Fujimori hands power to himself

Latin America's new democratic leaders share a taste for dictatorial rule, writes Phil Davison

It could have ended up like a Monty Python sketch. But the President of Peru, Alberto Fujimori, found a reasonably decorous way of handing over the the presidential sash to himself yesterday to start his second five-year term. Barring imponderables, he will be in power in the 21st century.

The world has almost forgotten how Mr Fujimori got the chance to run again - by dissolving a hostile congress in an army-backed "do-it-yourself- coup" in 1992 and re-writing the constitution.

A decade after Latin America appeared to shake off the era of jackboots and bayonets and usher in democracy, the region has regressed to one of quasi-dictatorships, personality cults, dynasties and army-backed regimes.

Mr Fujimori, who also celebrated his 57th birthday yesterday, is undoubtedly popular. But is he a democrat? Echoing a Latin American leader who has been in power for 36 years, the Cuban President, Fidel Castro, Mr Fujimori insists his country needs him. His kind of "direct democracy" is tailor- made for Peru, he says. "I know my actions are creating enemies. Still I believe that what I'm doing is right for the majority of the country."

After he bent the rules to run again, with the backing of the bayonets, many Peruvians, believe that he provoked the border conflict with Ecuador earlier this year to boost his popularity. When his wife, Susana Higuchi, tried to run against him for president, she was expelled from the palace and barred from the race.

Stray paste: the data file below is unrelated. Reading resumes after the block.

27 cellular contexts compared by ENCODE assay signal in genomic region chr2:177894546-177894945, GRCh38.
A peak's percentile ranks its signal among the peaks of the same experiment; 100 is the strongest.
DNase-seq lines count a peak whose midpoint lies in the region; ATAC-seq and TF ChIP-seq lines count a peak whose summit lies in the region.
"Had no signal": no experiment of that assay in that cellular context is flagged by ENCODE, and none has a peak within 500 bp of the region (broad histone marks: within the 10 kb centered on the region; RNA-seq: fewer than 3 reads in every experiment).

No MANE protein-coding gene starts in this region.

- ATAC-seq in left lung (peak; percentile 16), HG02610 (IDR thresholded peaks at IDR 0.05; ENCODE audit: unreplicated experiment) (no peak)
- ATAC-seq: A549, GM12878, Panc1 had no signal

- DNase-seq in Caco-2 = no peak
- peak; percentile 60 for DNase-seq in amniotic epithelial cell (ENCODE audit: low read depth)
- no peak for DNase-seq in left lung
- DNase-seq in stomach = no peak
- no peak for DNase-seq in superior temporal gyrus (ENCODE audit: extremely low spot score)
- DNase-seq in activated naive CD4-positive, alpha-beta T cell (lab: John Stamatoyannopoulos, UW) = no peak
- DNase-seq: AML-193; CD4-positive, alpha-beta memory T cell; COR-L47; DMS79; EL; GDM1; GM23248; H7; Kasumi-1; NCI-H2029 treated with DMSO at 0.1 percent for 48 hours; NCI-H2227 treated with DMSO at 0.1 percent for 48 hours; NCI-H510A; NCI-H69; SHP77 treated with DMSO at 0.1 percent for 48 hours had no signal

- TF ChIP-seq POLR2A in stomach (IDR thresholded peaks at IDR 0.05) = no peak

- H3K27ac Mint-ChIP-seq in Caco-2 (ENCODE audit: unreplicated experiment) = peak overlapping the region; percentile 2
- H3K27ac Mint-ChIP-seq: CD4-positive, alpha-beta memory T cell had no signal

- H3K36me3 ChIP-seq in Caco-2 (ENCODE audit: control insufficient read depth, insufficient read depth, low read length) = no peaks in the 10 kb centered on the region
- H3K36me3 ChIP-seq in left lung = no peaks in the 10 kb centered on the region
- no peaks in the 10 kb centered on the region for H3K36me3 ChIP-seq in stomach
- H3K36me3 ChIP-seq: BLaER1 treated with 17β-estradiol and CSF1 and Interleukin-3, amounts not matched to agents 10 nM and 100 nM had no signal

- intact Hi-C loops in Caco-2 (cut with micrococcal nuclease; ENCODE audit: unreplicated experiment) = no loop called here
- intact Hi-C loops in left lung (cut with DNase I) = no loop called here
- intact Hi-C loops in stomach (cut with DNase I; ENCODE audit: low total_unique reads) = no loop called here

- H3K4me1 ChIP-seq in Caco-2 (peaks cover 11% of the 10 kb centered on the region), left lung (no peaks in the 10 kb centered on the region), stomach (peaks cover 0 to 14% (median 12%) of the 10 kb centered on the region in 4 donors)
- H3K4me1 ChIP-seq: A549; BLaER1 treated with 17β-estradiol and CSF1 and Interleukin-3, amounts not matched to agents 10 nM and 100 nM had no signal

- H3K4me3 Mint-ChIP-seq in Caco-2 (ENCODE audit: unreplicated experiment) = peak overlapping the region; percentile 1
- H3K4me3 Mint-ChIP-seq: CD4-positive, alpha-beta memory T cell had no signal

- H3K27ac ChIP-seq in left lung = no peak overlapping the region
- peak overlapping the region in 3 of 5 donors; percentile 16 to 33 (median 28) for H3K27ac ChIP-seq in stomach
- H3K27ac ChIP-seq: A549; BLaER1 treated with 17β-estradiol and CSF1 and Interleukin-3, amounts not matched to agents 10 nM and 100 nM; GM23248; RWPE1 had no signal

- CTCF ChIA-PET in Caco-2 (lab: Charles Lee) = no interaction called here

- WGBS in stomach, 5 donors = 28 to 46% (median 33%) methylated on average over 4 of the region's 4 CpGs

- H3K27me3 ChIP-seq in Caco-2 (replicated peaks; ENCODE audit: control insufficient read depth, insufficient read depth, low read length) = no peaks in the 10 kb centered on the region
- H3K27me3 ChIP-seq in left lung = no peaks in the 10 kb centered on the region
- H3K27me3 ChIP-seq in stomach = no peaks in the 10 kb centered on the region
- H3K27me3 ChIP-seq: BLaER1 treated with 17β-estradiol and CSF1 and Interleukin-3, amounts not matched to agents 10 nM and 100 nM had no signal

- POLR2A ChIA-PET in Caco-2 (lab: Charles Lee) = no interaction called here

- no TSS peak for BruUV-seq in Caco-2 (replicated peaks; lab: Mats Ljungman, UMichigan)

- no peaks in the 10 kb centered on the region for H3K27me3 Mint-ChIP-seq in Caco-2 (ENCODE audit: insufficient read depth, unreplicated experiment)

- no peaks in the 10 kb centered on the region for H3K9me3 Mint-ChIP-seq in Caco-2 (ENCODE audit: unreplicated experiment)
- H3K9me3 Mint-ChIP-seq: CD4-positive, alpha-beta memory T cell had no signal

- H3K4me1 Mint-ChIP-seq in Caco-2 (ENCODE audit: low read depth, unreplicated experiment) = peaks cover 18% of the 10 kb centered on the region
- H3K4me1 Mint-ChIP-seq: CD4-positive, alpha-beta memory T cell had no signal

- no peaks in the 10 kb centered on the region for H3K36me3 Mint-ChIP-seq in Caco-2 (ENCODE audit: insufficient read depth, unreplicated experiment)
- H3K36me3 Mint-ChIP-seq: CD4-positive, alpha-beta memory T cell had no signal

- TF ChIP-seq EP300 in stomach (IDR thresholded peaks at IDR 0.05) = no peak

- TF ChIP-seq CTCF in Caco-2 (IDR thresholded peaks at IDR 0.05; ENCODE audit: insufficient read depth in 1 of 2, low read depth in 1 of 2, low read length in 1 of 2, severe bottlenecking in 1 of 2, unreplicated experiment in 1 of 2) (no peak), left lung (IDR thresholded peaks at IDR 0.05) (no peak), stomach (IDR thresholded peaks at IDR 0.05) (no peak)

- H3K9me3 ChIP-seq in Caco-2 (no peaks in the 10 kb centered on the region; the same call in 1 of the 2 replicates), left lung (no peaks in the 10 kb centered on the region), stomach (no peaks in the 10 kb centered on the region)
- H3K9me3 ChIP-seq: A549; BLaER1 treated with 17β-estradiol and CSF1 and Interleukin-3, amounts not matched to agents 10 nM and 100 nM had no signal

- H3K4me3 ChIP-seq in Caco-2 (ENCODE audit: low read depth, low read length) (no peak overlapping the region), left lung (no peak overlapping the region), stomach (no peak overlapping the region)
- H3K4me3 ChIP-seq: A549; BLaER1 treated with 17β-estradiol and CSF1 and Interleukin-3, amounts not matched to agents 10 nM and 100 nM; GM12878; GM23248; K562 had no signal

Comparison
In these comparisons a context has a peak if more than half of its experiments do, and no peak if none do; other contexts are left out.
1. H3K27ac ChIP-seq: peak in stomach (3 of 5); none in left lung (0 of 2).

Among those attending yesterday's inauguration ceremony in Lima was a beaming Argentine President, Carlos Menem. Was he thinking of the similarities between himself and his Peruvian counterpart? Mr Menem also was re-elected earlier this year, with about 50 per cent of the vote.

Half the Argentine electorate did not seem to mind that Mr Menem, through horse-trading with the opposition, had managed to get the constitution re-written, to allow him to run for a second successive term. In power since 1989, he, too, will take his country almost through the rest of the century (cutting the presidential term from six to four years was a quid pro quo for the chance to run again).

Convinced that he, too, is his people's saviour, Mr Menem has given notice that he may run again in the year 2003, as he cannot run for a third straight term in 1999. Previously he had said he might still be in power in 2013 when he will be 83. Few thought that he was joking.

Like Mr Fujimori, Mr Menem dumped his wife, Zulema, when he saw her as a liability. Like the Peruvian President, Mr Menem has given his daughter Zulemita - Mr Fujimori's is called Zeiko - the title and role of First Lady. And like Mr Fujimori, Mr Menem has surrounded himself with a clique of his own ethnic group. The Argentine President is the son of Syrian immigrants, Mr Fujimori of Japanese.

A look at the map of Latin America shows the rocky road that hard-won democracy faces.

In Brazil, Latin America's largest nation, congressmen of President Fernando Henrique Cardoso's Brazilian Social Democratic Party (PSDB), who have a clear congressional majority, have launched moves to change the constitution to allow him to run again in 1999. Mr Cardoso, who took office on 1 January, has so far said he is not interested. Politicians, however, have been known to change their minds.